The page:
Understanding Digital Content Practicums

Demo Mystery House:


Mystery House is a very simple computer game that involves a character moving through an old Victorian Mansion during a murder mystery. It is a classic scene. The player sees graphics of rooms and items  and controls the view and movements by simple word commands like “open door” and “take candle.” It is a bit difficult to use, but fun when you figure out the mechanics.

There is not too much to explain, as the instructions for the game are very simple. You can only enter short phrases, and when it doesn’t understand it will tell you it doesn’t know how. The plot is that there are 7 people in the house, and one of them is a murderer, and you need to somewhat figure it out.

The game is mostly relevant though because of its use as an example in one of the readings. I only partially understand how it works, so I thought it wisest to just quote the section:

“Mystery House, a 1980 game for the Apple II, allows a player to explore an abandoned Victorian mansion. the game presents players with graphics showing different rooms and places in the house and text describing what happens as you move through it. the details of the game aren’t particularly important for this example.

After downloading a copy of a disk image of the game, a bit-for-bit copy of an original 5 1/4 floppy disk on which this game had been saved, it is possible to boot the game up in an Apple II emulator and explore it. You can also take a copy like this one and explore it through a Hex editor. A Hex editor is a computer program that lets you read the actual binary data that is laid out on a disk. At this point the disk is a really a virtual thing. The disk image file is a bit-for-bit copy of how information was laid out on an actual floppy disk, but we have no idea where that original disk is or if it even exists anymore.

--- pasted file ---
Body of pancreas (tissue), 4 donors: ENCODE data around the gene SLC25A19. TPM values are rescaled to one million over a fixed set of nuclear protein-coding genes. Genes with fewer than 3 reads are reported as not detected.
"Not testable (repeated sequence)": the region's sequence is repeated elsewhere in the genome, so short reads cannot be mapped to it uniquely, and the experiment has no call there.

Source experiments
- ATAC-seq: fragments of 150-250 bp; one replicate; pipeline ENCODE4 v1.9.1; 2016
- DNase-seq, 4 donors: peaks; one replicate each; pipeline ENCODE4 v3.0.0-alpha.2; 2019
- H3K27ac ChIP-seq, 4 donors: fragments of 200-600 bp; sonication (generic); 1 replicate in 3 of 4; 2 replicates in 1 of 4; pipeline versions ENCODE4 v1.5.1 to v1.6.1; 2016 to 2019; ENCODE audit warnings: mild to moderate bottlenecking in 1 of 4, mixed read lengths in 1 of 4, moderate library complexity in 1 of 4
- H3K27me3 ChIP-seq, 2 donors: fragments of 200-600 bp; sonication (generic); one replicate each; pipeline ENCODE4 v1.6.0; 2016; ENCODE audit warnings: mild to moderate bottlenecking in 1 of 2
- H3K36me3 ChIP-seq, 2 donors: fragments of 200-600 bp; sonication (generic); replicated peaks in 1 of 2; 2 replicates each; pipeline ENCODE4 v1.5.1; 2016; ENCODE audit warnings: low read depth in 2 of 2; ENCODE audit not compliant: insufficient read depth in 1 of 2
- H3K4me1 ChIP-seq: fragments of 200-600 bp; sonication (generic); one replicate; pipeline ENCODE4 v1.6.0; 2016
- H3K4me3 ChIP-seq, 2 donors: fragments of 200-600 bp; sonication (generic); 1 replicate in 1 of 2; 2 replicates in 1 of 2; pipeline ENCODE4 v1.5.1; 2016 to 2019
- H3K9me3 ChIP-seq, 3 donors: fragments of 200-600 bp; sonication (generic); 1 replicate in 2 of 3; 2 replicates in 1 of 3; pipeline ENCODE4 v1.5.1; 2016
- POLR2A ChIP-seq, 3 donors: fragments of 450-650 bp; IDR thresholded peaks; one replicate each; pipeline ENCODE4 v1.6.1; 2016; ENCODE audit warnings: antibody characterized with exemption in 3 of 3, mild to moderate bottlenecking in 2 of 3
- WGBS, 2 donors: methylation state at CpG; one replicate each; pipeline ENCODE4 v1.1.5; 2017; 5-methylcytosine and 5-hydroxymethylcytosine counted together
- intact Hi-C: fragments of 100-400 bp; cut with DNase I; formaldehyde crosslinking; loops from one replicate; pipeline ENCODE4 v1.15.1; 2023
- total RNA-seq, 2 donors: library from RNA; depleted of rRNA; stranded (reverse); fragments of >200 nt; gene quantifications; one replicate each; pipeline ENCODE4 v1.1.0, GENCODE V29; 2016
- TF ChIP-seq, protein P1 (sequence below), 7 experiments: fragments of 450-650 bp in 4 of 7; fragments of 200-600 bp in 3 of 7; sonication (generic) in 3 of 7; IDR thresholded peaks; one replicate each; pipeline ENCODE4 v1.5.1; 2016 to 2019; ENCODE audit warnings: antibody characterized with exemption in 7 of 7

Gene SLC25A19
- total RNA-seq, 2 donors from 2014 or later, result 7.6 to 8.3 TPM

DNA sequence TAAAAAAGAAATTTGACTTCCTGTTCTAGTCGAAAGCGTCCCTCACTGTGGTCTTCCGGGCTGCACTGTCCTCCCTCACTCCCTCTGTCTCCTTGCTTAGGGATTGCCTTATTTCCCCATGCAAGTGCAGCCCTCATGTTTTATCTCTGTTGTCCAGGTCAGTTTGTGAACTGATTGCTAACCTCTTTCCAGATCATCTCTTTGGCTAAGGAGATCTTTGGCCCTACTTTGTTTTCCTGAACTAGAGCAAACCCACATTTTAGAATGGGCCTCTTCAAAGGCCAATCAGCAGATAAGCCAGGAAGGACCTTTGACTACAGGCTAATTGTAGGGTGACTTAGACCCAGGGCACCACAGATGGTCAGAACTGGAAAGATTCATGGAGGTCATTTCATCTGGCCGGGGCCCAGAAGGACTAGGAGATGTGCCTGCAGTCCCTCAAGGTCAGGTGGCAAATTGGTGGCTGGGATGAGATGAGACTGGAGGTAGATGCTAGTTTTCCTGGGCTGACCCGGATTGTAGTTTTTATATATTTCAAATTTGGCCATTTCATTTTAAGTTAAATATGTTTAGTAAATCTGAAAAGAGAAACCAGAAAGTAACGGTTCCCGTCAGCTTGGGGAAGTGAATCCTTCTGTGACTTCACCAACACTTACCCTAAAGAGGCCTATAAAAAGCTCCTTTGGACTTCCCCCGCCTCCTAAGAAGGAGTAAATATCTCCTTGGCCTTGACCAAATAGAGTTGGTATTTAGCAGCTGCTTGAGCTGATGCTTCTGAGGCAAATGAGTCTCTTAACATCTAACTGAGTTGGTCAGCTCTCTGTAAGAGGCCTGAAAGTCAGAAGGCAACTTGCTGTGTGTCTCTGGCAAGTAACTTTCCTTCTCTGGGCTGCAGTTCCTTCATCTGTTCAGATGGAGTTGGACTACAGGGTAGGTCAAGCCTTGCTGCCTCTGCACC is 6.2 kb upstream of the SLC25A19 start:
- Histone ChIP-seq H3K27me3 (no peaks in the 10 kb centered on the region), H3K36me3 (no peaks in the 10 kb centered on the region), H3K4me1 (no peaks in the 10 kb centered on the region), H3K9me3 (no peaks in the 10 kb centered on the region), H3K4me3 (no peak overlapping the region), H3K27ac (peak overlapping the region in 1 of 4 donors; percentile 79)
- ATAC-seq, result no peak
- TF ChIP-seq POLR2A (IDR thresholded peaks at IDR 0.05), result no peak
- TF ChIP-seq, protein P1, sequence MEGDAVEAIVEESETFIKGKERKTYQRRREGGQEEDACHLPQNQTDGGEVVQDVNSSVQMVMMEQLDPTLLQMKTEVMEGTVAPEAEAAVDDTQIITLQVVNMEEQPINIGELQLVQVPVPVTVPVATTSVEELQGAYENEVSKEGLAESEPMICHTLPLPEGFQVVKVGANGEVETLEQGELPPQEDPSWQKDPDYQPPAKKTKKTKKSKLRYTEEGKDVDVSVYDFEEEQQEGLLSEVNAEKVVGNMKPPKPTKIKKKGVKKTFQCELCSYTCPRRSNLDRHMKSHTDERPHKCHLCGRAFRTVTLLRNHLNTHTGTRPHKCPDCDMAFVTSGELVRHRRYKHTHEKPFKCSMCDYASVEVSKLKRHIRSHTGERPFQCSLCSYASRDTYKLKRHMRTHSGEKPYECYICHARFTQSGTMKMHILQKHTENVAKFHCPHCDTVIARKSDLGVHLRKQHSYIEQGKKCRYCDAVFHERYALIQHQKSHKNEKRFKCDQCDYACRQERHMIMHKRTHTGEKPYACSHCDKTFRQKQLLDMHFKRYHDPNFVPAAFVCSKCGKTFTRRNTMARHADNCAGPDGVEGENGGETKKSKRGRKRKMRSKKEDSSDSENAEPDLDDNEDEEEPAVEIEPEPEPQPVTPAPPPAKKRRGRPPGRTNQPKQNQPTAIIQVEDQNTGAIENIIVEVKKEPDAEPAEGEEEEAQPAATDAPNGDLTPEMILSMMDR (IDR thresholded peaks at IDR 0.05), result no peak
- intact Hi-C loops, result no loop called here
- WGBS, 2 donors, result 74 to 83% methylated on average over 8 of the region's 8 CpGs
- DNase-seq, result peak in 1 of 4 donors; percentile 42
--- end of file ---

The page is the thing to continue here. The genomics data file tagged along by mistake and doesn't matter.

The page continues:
When Matthew Kirschenbaum did exactly this–downloaded a copy of a disk image of the game from the web–and started looking around in it with a Hex editor, he found something unexpected. As a reminder, text encoded inside a file is itself interpretable and renderable outside the file. So when exploring sectors of a disk with a Hex editor, the editor can render text as it is actually laid out on the disk. What Kirschenbaum found was text from two completely different games, Dung Beatles from 1982 and Blitzkrieg from 1979. As is the case with digital storage media, the information on a disk is not erased when deleted. Instead, the space is simply marked as empty. As a result, when you poke around in the actual sectors of the disk, or the bit-for-bit copy of those sectors in a disk image, you can find traces of files that were overwritten. The end result is that some decades later, by exploring sectors of this copy of the disk, it is possible to learn what had been on this disk before the Mystery House game was saved on it.

The disk image of the game is entirely informational; it is a sequence of bits that has been copied and shared with many different users. However, in the process of copying this disk, more than the informational content of the intended game was copied. By exploring the contents of seemingly overwritten space on the disk, it becomes possible to learn about previous uses of the physical object on which the game had been encoded. Aspects of that artifactual physical object have been carried forth in the informational world of replication.”-


Glitching, put quite simply, is intentionally messing around with digital files to produce certain artistic results. This can be done a few ways, but one example would be changing a photo file into a text file, removing and moving lines of data, and then turning it back into a photo to see the glitched picture. Another example would be trying to view an audio file as an image, which can get a little weird.


Here is the original image: Fenway.jpg

Now, I will change the extension from .jpg to .txt and open it in a text editor, and just delete some stuff. Here is the new Fenway.jpg:

Pretty weird, I just randomly deleted some of the text in the editor and it only darkened the image a ton, with some gray bars appearing at the very bottom.

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